By TANA FRENCH
DUBLIN — FOR the past month, Ireland has been outraged by tapes of Anglo Irish Bank officials, back in 2008, discussing lying to the government about how big a loan they needed, and how they knew there was no chance that the loan would ever be repaid. That loan was the first domino in a sequence that ended with the whole Irish economy flat on its face.
It’s not the bankers’ actions that have outraged people — pretty much everyone had a fair idea that this was what had gone down. It’s the overpowering sense of amorality revealed on the recordings, which were released by the Irish Independent newspaper. The bankers have a great laugh about the situation. It genuinely never seems to mean anything to them that the taxpayer is going to be forced to pay their bills, to the tune of tens of billions. More than that: it never seems to occur to them that their actions might harm people.
I write psychological crime, so I spend a fair amount of time thinking about morality and amorality and what underlies them. And it seems to me that this amorality could be a symptom of something deeper: a total disconnect between action and consequence.
Ireland’s population is just over half that of New York City’s. Our ruling class — including many of the politicians, bankers and property developers who wrecked the economy — is a tiny community, interwoven by friendship, marriages, education, sports and financial transactions to a degree that would be unimaginable in a bigger country. That interweaving has created a safety net that won’t let any of the ruling elite fall. If you’re a banker and your golf buddy’s kid wants to be a banker, then it doesn’t matter if the kid is an idiot, or if he kills cats for kicks: you’ll take him on, and you’ll keep him on.
For many of these people, action and consequence don’t apply; their lives are mapped out from birth, and nothing they do will alter that map. It seems to me that that would be intensely disempowering, even terrifying. Instead of being a series of interlinked actions, life is made up of a scattering of events that have no discernible relationship to one another and that you don’t influence in any real way. In that climate, it would be difficult to develop the sense that your actions make any difference, that you have any responsibility for the consequences. Without cause and effect, there’s no foundation for morality.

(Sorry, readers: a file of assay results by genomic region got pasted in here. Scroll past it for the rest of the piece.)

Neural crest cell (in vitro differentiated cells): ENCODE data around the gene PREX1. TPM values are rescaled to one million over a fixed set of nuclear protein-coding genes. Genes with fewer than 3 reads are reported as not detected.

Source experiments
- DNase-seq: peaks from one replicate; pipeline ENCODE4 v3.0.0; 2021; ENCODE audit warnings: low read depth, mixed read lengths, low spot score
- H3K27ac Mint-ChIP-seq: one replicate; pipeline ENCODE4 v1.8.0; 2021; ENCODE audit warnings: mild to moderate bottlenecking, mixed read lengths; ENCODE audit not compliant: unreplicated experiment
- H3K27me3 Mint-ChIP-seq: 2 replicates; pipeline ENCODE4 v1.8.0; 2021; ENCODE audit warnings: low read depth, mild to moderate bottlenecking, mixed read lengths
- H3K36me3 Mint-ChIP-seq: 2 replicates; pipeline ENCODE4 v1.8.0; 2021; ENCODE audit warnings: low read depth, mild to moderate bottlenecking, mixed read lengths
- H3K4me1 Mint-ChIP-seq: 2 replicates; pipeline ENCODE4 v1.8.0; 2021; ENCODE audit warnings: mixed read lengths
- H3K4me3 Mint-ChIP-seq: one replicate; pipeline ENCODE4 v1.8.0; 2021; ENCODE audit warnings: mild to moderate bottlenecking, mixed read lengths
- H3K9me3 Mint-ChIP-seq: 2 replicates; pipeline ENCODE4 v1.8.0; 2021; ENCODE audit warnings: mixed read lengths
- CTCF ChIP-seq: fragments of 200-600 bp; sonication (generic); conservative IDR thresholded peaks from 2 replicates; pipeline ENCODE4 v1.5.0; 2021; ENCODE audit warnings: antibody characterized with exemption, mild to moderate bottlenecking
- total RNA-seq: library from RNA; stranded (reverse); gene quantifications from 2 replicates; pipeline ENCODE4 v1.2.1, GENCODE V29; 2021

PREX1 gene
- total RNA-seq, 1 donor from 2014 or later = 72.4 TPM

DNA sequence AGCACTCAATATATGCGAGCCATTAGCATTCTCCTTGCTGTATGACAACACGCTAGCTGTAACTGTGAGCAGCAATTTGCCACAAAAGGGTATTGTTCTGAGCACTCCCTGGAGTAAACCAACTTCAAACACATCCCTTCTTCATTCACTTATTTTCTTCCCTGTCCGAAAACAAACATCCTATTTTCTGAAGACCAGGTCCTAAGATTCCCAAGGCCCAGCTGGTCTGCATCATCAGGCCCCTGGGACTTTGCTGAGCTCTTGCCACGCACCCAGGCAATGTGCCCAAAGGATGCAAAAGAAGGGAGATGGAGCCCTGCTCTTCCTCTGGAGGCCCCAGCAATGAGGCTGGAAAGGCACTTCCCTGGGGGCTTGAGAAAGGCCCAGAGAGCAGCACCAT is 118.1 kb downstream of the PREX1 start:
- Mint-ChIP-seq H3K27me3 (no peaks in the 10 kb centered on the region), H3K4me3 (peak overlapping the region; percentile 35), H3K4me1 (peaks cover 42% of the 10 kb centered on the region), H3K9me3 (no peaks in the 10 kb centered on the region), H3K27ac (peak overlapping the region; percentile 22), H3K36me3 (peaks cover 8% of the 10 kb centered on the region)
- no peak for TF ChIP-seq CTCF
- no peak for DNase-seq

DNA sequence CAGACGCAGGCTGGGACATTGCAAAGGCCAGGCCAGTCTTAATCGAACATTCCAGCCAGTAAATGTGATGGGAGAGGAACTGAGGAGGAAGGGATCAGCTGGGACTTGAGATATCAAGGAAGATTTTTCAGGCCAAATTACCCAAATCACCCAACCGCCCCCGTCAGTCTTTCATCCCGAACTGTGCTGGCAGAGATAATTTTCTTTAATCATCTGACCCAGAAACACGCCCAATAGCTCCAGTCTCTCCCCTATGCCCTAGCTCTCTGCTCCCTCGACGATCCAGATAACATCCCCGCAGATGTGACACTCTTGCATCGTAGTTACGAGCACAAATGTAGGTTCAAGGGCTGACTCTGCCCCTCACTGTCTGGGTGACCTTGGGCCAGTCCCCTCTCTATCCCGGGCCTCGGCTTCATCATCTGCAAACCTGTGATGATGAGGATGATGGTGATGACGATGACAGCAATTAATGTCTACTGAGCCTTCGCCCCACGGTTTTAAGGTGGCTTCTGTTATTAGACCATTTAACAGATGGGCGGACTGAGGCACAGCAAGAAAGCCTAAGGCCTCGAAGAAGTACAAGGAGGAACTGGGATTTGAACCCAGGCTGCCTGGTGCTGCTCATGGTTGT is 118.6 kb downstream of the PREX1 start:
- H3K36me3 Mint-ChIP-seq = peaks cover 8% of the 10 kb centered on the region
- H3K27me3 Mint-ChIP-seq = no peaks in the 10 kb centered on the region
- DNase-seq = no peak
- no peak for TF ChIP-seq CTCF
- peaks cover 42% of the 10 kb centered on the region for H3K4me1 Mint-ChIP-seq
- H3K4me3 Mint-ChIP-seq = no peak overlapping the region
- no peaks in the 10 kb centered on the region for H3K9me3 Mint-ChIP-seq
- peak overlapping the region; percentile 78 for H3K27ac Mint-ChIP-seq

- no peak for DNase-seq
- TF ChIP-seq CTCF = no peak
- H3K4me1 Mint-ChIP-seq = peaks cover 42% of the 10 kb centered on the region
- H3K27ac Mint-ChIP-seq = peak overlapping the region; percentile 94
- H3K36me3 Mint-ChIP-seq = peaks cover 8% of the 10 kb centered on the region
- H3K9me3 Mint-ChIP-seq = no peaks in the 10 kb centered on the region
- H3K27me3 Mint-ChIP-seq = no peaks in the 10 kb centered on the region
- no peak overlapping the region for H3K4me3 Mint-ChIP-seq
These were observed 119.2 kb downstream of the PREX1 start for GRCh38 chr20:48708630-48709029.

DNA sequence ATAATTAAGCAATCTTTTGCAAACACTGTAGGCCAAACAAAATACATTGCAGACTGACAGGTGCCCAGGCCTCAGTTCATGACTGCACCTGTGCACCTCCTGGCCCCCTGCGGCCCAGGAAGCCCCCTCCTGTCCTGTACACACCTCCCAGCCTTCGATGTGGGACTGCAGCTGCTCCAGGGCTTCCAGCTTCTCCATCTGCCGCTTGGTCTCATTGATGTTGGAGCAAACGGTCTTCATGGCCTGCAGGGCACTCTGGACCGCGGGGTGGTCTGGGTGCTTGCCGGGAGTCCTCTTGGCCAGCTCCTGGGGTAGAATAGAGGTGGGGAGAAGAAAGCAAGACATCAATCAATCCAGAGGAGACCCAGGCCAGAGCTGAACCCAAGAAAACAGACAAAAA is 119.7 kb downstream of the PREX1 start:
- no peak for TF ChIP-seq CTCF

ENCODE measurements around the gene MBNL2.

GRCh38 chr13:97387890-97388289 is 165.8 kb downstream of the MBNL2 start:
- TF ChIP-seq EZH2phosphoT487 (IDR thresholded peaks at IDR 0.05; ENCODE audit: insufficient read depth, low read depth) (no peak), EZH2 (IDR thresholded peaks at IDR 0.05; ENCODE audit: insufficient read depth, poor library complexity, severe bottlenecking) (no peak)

I’m not saying this is an excuse. It isn’t. But, like everyone in Ireland, I want answers — for the taxes piled on taxes, for the enormous cuts to essential services, for the dole queues and the flood of emigration, for the desperation in the voices of people who are trapped in ghost estates and don’t have the money to buy their kids shoes. And I wonder if this could be one small facet of one of the answers.
Another question, maybe a more interesting one, is how people who weren’t part of that powerful elite got sucked into the property pyramid scheme that fueled the boom. Some commentators have implied that the answer is basically the same: people got deep into credit-card debt, or took out mortgages for 10 times their income, because they were temporarily sucked into the psychosis of the powerful and it didn’t occur to them that there might be consequences.
But I wonder if, for these people, the truth might actually be the opposite.
Throughout the economic boom, the politicians and bankers and property developers, along with the news media, were telling all of us that cause and effect were perfectly, inextricably linked: “If you buy a vastly overpriced and shoddily built house in the middle of nowhere, the economy will keep growing, and in a few years your house’s value will have doubled, and you can sell it to some other sucker and buy something you actually want and live happily ever after and UTOPIA!!!” It was as simple and certain as sticking a coin into a vending machine: insert Action X, and the life machine will inevitably whir and beep and spit out Future Y.